Andy Paniaqua had no healthcare experience when he started the vocational nursing program at American Career College-Los Angeles.
“When I came in I didn't know what RBC (red blood cells) was," he said. "I didn't know what anything was.”
A former English major, Paniaqua dropped out of college after deciding he didn't want to waste time and money studying a subject he wasn't interested in. He went on to work odd jobs for a few years, before deciding he needed to get serious about his future. After exploring his options, Paniaqua decided he wanted to become a nurse.
What he didn’t know was how hard it would be. Overwhelmed at first by the learning curve, Paniaqua slowly started gaining knowledge and confidence through his schooling. Before he realized it, he completed the Vocational Nursing program and was preparing to graduate.
“The first term was the hardest for me, I think, because I had no idea about anything, but by Term 2, I was like, 'OK, I'm getting it.'
"Then by Term 3 — my Term 3 instructor Miss Ina, she's very intense but she's really, really smart — so after Term 3 I was like, 'Dang, I know a lot.'
"Then I got into Term 4 and I'm like, 'This is not so bad.' Then I took the exit exam and it was like, 'Well, I got it.' So, I came from knowing zero to I think I know a decent amount,” he said.
After going to the clinical locations, that's when I was like 'I enjoy this a lot,' because there are people here who need help. It's kind of different when we're doing clinical rotations because you have time to stay with the people and you can actually see how much you help them out, impact them, like this is something that's helping the community and helping certain individuals — and that's rewarding. I've told some of my friends (I’m a nurse) and they're like "I've had this cough for a few weeks." Now I can ask them certain questions and kind of figure out what's going on, so the knowledge is very helpful.
It was definitely challenging not knowing anything because it's so complex. There's just so much to know about everything, so many different systems, so many different things that sound like they could be alike but you need to know the differences. Once you get into it, you can differentiate.
I almost quit in the first term. But I would tell myself, 'You can do it. You're smart. You're smart enough to do it. It's just a lot to take in.' I was pretty close to quitting. I was just like, 'I can't do this. It's too much,' but my support system — they were there and telling me, "Just do it. You got it. You'll be fine. You're just stressing out." I was definitely stressed out.
The first time I was freaking out in class, my classmate Jessica, she was always there calming me down. I had her at all my clinical sites too. She was a good friend and basically, everyone in my class was really nice to me, so they were helpful. A few of them could tell that I was freaking out at certain points and they would help calm me down.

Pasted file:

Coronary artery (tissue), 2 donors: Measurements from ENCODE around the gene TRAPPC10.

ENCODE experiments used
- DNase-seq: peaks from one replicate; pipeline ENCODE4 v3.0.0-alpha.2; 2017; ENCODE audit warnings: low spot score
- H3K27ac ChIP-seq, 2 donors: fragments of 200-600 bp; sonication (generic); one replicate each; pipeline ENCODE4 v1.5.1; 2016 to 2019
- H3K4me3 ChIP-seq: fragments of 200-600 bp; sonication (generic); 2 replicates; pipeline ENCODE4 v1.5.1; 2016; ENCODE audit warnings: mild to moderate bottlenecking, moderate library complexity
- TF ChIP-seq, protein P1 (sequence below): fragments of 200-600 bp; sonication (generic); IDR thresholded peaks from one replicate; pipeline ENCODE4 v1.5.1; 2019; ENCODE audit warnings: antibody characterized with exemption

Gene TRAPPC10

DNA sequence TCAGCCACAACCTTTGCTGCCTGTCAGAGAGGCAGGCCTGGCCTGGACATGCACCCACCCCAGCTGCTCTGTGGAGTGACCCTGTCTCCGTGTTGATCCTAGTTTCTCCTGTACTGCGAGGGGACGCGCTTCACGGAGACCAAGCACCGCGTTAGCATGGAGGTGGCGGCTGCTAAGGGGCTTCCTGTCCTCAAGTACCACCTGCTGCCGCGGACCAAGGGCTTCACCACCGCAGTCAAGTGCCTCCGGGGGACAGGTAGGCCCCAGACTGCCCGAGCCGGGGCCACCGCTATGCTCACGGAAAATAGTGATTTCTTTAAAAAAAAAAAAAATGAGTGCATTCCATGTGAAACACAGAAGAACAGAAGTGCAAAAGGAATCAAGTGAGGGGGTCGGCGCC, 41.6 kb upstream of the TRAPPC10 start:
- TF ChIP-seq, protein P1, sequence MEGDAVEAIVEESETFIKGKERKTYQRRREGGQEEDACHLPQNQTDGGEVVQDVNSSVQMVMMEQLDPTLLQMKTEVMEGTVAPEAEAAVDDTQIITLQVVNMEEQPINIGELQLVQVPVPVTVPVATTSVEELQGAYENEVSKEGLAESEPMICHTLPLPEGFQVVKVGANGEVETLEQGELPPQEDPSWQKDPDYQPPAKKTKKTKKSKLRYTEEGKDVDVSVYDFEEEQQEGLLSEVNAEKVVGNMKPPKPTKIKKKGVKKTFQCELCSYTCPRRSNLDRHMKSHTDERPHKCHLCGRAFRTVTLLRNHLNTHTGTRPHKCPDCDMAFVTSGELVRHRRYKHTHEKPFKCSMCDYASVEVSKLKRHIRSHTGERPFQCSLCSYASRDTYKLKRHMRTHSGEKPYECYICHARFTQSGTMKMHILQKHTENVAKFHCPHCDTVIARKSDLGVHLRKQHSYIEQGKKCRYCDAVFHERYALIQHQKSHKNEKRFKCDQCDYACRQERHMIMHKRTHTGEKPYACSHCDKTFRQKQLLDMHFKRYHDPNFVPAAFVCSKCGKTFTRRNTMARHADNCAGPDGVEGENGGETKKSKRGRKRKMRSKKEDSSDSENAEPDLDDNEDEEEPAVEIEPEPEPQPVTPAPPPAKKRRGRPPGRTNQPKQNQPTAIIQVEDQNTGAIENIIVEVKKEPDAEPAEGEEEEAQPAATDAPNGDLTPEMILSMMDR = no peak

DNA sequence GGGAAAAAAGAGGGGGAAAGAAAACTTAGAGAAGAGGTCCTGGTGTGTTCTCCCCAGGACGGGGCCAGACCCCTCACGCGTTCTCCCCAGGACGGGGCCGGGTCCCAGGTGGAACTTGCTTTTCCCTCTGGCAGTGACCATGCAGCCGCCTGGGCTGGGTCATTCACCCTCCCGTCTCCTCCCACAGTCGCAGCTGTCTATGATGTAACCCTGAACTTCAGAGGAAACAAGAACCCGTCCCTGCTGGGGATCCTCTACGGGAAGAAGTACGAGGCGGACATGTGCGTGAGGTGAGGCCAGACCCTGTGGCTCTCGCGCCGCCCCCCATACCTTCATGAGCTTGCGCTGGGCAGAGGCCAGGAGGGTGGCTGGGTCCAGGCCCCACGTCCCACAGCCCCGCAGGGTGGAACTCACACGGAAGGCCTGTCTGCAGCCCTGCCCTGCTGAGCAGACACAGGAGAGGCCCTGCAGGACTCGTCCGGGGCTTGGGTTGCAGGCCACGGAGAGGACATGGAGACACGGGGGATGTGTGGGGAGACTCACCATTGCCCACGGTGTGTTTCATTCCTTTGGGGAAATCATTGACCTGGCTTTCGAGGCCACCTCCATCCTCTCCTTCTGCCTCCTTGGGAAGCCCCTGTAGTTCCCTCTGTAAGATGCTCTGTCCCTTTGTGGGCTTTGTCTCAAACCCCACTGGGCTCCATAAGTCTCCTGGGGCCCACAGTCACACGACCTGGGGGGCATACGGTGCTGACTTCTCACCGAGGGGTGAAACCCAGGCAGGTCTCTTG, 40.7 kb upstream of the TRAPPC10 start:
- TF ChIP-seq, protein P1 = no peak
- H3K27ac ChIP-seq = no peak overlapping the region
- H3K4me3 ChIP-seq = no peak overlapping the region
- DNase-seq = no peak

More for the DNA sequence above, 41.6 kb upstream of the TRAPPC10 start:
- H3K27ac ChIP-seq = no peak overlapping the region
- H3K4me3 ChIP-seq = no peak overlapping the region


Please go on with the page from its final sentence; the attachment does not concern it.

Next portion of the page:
Take as many clinical assignments as you can, because that's real experience you get before you go to work. Everybody says when you're on the floor it's so much different than going to school, so if you're getting that practice then, once you're on the floor you'll at least know how to do more things. Every clinical site I went to I ended up making friends. In my second term, on the last day as we were leaving — and I'm not so great with goodbyes — but as I was walking out, I saw this person that I interacted with a lot. They saw me leaving and they're Spanish-speaking only and they were telling me, "Oh, it's your last day" and I was like "Yeah. it is." Then she started crying and gave me a hug and said 'We'll miss you a lot.'
I don't plan on stopping now — especially from what I've heard from all the instructors. Everyone tells me, "Don't stop because you already have done the hard part." Becoming an LVN is the hardest part and now you have all the base knowledge. RN is the same thing but just throwing on a little more stuff. So if I could do this without knowing anything, I can do the RN. Everybody has their troubles in life and I mean there were people in my class where even I was like "Wow, I can't believe you're going through that," but just keep going. It's rough, but you'll finish eventually and it's better when you do. It's cheesy but don't give up on yourself. It's a very overused line but really, just don't quit — because I almost did and I'm glad I didn't.
This interview has been lightly edited for clarity.
ACC cannot guarantee employment. Programs vary by campus. The views and opinions expressed are those of the individuals and do not necessarily reflect the beliefs or position of the school or of any instructor or student.
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